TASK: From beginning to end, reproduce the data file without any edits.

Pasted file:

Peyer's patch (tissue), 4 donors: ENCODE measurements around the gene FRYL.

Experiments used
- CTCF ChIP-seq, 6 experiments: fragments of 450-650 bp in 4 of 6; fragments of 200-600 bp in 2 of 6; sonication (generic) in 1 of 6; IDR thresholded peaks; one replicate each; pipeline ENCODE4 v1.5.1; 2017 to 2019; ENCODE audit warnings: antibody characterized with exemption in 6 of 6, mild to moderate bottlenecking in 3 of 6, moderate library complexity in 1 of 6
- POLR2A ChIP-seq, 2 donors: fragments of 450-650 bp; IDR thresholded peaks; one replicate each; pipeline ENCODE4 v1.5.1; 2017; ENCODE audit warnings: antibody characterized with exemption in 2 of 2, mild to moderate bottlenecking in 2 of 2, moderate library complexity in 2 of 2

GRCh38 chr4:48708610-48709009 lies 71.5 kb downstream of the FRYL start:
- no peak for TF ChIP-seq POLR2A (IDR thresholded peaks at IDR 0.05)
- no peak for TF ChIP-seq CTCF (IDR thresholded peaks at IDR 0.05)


Peyer's patch (tissue), 4 donors: ENCODE measurements around the gene FRYL.

Experiments used
- CTCF ChIP-seq, 6 experiments: fragments of 450-650 bp in 4 of 6; fragments of 200-600 bp in 2 of 6; sonication (generic) in 1 of 6; IDR thresholded peaks; one replicate each; pipeline ENCODE4 v1.5.1; 2017 to 2019; ENCODE audit warnings: antibody characterized with exemption in 6 of 6, mild to moderate bottlenecking in 3 of 6, moderate library complexity in 1 of 6
- POLR2A ChIP-seq, 2 donors: fragments of 450-650 bp; IDR thresholded peaks; one replicate each; pipeline ENCODE4 v1.5.1; 2017; ENCODE audit warnings: antibody characterized with exemption in 2 of 2, mild to moderate bottlenecking in 2 of 2, moderate library complexity in 2 of 2

GRCh38 chr4:48708610-48709009 lies 71.5 kb downstream of the FRYL start:
- no peak for TF ChIP-seq POLR2A (IDR thresholded peaks at IDR 0.05)
- no peak for TF ChIP-seq CTCF (IDR thresholded peaks at IDR 0.05)